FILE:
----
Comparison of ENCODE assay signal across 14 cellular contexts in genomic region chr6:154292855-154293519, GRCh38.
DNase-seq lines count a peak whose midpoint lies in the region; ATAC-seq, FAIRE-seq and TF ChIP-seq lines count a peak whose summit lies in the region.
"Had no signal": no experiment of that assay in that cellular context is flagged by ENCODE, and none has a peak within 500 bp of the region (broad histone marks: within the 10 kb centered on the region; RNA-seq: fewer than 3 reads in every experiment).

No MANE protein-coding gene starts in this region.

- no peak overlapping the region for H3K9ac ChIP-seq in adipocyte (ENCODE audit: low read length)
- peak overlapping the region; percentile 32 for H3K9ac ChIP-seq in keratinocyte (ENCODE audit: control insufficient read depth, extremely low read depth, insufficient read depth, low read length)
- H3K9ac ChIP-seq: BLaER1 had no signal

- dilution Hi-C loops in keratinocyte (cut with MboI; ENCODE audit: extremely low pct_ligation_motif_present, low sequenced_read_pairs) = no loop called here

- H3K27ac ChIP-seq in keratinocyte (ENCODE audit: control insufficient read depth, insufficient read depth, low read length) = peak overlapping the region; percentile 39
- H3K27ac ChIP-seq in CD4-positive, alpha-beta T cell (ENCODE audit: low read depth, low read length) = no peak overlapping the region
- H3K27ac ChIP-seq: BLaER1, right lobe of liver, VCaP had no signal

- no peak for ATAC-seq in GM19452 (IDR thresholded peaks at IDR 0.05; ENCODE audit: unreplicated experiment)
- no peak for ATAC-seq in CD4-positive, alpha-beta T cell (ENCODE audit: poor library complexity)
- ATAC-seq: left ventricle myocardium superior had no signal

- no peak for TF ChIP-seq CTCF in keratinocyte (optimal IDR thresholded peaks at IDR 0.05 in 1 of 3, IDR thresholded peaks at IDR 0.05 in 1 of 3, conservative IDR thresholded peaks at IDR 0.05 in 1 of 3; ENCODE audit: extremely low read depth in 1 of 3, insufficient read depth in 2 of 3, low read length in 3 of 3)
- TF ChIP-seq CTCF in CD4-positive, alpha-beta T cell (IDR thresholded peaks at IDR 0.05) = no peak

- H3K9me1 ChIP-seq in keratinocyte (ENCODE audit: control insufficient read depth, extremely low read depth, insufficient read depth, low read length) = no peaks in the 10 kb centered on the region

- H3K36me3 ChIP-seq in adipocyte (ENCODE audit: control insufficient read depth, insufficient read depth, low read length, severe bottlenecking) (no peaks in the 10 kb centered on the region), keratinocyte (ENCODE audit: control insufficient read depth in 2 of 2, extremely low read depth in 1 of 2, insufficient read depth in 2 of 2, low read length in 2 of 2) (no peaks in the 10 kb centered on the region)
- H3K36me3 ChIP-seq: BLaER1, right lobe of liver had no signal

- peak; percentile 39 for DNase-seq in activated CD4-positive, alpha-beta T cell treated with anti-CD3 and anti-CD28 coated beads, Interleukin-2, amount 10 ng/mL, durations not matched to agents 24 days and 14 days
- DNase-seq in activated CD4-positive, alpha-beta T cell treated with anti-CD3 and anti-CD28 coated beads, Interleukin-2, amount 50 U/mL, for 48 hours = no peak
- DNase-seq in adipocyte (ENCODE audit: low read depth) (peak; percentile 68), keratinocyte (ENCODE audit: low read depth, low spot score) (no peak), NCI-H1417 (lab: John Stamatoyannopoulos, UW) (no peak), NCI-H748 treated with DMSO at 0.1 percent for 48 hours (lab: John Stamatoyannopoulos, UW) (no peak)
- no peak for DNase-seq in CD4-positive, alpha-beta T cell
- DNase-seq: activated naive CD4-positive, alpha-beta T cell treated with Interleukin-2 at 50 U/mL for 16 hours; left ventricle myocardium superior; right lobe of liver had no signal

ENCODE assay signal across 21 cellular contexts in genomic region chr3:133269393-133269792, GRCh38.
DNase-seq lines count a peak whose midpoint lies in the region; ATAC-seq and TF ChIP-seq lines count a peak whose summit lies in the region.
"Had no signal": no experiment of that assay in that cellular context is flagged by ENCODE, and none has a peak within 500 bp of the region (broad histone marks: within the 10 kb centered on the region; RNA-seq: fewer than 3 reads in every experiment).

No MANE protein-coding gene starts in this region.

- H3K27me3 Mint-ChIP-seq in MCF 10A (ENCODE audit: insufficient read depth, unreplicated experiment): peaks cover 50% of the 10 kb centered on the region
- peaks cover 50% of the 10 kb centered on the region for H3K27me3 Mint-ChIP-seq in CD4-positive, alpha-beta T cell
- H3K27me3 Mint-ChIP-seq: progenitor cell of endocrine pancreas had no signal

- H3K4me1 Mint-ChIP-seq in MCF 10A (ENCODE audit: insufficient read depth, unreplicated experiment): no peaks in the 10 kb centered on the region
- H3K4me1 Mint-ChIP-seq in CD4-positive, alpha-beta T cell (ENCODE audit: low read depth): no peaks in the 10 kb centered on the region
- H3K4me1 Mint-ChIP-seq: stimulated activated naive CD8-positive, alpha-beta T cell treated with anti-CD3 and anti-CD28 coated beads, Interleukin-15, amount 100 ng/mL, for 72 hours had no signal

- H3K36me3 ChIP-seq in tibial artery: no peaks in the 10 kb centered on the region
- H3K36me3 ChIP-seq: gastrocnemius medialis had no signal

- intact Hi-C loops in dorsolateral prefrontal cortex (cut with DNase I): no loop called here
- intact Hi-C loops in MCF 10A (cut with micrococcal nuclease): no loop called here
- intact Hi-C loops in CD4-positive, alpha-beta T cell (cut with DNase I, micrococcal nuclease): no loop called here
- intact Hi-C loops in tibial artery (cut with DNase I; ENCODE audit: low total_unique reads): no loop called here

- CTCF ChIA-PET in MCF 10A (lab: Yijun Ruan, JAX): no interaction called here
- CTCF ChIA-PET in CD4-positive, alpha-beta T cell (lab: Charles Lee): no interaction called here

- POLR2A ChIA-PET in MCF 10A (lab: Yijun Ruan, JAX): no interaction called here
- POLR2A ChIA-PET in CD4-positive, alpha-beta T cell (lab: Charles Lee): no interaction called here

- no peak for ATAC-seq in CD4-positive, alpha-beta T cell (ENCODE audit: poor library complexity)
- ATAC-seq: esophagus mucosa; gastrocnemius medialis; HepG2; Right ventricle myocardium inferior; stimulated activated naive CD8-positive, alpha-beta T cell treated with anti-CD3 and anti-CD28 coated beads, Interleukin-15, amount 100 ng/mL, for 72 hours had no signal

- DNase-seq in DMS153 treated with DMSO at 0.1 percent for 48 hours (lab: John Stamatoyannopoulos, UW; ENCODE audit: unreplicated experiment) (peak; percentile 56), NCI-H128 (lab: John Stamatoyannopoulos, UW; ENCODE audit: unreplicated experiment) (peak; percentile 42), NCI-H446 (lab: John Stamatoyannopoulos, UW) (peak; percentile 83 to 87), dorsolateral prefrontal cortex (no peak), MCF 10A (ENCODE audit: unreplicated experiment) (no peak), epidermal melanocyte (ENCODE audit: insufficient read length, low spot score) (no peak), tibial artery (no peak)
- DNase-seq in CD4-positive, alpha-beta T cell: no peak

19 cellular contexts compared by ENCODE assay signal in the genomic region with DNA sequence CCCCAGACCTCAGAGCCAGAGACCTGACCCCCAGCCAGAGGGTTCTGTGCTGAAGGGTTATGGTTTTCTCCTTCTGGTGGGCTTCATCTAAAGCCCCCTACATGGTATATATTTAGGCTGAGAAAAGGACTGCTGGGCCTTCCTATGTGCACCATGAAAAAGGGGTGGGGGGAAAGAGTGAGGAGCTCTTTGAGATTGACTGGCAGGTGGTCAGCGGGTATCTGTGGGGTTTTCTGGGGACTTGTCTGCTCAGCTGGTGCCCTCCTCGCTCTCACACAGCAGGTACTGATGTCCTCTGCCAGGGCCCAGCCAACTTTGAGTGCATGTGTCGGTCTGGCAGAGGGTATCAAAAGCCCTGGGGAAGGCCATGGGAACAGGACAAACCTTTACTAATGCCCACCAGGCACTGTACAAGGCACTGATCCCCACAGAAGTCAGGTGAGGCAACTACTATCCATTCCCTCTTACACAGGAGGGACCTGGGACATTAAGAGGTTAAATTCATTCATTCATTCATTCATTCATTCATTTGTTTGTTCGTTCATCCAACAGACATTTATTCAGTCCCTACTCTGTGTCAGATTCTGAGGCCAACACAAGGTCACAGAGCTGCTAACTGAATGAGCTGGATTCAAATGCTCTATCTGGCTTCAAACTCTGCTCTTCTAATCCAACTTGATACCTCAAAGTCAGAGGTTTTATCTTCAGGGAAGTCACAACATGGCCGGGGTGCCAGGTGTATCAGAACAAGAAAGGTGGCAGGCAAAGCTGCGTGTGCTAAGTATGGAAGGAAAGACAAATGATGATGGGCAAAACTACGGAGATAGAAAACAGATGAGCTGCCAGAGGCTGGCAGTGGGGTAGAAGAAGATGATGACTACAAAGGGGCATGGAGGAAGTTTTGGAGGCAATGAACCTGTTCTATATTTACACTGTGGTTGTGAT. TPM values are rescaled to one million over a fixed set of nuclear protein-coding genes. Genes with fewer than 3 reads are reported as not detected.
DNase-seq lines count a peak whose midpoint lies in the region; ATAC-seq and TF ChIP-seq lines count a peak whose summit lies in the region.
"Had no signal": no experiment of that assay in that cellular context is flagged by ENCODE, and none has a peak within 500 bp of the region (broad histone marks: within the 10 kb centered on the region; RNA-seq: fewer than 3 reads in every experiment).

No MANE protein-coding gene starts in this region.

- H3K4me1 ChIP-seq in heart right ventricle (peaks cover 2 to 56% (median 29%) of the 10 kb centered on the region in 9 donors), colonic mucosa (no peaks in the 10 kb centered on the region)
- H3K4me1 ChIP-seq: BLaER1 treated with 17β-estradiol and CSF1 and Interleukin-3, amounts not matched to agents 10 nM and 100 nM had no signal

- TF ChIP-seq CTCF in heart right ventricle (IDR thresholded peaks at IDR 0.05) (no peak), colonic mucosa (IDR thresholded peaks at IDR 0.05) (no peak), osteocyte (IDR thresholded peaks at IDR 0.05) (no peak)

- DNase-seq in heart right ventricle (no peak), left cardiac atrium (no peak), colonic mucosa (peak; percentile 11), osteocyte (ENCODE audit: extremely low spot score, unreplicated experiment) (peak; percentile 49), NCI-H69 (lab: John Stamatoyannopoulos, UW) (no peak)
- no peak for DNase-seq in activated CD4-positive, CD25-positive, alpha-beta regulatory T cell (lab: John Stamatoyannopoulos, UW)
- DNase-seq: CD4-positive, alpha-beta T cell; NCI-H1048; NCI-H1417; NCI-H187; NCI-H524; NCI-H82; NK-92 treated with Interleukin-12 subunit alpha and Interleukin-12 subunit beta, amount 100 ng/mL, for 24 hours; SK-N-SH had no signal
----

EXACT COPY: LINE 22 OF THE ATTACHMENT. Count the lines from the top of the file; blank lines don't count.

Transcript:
- DNase-seq in adipocyte (ENCODE audit: low read depth) (peak; percentile 68), keratinocyte (ENCODE audit: low read depth, low spot score) (no peak), NCI-H1417 (lab: John Stamatoyannopoulos, UW) (no peak), NCI-H748 treated with DMSO at 0.1 percent for 48 hours (lab: John Stamatoyannopoulos, UW) (no peak)